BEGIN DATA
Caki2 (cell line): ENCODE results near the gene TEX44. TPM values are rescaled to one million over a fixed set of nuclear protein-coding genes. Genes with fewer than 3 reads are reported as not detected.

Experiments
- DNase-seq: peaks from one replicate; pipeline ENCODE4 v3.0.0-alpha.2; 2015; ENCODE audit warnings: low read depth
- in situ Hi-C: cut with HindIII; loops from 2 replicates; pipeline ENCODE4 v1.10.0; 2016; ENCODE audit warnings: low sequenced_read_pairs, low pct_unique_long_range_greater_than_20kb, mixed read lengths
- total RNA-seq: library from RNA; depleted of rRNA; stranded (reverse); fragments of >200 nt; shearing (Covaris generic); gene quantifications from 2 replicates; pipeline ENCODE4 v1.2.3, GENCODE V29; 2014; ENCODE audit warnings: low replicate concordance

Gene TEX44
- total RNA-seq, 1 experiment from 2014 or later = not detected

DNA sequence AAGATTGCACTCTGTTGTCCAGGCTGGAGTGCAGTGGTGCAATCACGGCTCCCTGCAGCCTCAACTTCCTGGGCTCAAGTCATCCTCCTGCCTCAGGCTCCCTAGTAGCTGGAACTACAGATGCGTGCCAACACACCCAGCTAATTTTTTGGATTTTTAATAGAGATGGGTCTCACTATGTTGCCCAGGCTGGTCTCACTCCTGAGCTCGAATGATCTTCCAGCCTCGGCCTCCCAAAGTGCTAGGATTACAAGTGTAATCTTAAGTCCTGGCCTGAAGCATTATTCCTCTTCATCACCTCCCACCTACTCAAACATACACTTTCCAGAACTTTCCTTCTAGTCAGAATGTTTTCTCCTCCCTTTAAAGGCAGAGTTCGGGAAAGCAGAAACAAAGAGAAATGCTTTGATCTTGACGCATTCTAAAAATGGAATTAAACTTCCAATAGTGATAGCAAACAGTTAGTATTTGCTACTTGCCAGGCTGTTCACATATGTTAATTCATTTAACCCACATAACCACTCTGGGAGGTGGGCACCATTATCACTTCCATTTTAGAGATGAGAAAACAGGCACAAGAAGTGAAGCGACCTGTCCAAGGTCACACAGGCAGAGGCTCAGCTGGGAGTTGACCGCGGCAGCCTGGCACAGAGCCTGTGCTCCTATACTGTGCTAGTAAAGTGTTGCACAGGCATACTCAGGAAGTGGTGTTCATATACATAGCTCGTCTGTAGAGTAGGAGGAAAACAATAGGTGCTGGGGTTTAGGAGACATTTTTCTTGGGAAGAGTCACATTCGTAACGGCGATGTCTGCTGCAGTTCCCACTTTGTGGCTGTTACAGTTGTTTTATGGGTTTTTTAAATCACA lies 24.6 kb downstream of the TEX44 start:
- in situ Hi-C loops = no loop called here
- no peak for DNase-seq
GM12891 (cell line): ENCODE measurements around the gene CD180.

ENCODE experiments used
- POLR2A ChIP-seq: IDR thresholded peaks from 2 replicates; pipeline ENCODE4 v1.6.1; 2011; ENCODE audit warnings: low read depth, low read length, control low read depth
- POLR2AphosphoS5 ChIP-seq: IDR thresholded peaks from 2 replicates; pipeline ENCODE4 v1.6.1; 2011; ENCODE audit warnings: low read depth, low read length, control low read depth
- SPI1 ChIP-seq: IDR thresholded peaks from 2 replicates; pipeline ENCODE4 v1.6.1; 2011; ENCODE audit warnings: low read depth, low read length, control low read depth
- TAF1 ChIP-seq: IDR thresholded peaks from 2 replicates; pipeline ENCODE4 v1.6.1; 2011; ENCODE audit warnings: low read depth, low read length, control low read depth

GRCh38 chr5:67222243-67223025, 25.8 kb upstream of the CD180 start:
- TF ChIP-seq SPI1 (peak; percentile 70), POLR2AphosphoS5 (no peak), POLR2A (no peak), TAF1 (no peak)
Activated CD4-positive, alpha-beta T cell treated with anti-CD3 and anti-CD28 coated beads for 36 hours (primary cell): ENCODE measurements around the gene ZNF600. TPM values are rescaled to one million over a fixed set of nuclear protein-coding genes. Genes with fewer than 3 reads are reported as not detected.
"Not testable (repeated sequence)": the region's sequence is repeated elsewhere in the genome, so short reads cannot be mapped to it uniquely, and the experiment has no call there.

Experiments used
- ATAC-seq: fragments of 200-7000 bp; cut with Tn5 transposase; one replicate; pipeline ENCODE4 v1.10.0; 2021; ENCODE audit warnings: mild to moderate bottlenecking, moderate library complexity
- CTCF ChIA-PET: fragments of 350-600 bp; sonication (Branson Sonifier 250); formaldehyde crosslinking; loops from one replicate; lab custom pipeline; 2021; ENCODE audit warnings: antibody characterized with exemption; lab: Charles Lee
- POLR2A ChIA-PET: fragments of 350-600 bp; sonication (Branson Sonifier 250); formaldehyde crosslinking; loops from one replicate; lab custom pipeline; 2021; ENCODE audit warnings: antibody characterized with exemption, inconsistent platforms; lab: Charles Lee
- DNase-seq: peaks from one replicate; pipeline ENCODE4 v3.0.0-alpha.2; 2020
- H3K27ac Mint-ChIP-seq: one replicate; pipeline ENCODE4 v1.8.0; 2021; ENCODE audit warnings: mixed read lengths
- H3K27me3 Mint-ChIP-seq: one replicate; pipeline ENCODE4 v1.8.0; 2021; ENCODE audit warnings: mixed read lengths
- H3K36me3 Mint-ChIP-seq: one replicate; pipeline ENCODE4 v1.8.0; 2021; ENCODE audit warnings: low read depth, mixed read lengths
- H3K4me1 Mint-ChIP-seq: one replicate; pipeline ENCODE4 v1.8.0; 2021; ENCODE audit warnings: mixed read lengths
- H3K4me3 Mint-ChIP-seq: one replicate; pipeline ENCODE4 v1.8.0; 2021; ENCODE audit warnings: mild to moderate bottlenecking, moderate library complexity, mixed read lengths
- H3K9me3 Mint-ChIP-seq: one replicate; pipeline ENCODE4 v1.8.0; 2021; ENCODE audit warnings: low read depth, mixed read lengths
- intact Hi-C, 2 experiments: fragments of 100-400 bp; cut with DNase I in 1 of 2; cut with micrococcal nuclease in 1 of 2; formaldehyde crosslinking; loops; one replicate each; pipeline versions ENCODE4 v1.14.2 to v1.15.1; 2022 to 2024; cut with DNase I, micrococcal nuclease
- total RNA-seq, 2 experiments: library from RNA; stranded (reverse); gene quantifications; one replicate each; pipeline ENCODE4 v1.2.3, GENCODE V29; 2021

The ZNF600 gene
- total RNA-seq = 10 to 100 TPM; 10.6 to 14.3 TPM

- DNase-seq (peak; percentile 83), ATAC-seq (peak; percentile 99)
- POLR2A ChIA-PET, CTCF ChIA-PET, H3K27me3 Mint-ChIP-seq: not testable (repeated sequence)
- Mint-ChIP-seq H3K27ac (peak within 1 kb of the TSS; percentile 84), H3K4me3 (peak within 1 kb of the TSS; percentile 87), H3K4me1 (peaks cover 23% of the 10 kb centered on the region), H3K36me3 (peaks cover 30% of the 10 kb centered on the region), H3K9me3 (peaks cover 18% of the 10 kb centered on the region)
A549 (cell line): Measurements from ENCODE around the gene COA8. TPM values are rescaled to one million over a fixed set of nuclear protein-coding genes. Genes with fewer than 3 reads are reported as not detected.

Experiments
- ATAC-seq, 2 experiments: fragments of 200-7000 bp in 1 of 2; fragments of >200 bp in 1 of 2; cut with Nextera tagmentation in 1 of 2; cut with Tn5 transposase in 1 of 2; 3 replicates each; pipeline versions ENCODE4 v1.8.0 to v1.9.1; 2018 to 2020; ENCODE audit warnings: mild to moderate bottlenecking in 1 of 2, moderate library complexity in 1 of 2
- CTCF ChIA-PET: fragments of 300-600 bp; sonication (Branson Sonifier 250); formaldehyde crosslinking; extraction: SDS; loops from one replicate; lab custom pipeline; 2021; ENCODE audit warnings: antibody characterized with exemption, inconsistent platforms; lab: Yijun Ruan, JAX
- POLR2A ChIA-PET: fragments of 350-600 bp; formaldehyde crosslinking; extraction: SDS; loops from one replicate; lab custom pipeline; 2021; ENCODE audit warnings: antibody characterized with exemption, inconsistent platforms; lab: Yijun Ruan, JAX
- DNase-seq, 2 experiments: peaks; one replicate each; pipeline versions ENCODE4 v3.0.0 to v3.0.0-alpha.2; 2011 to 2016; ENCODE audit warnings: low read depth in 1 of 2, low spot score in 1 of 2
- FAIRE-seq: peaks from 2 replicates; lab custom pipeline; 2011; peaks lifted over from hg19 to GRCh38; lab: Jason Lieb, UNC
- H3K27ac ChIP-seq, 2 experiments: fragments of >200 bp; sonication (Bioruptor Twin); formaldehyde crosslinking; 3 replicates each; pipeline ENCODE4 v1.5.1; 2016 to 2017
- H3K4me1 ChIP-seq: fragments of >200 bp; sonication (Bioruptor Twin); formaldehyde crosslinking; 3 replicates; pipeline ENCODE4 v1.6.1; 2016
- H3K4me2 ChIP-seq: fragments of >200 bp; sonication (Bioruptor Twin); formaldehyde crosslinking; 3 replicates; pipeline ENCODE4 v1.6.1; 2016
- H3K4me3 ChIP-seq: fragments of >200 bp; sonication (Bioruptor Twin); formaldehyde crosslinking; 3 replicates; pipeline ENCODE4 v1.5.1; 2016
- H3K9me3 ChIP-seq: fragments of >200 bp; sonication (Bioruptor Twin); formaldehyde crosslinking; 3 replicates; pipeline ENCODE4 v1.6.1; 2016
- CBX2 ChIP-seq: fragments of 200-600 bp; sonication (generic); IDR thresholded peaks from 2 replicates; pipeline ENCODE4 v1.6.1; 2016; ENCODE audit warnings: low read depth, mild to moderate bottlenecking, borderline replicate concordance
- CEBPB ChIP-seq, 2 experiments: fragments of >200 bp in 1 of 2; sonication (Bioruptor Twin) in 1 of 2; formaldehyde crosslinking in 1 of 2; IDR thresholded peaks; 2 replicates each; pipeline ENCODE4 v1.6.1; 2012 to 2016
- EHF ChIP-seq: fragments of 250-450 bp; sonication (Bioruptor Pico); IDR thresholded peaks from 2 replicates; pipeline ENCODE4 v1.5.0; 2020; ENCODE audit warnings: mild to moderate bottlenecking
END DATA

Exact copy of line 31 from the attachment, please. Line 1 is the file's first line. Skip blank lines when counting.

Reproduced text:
- H3K9me3 Mint-ChIP-seq: one replicate; pipeline ENCODE4 v1.8.0; 2021; ENCODE audit warnings: low read depth, mixed read lengths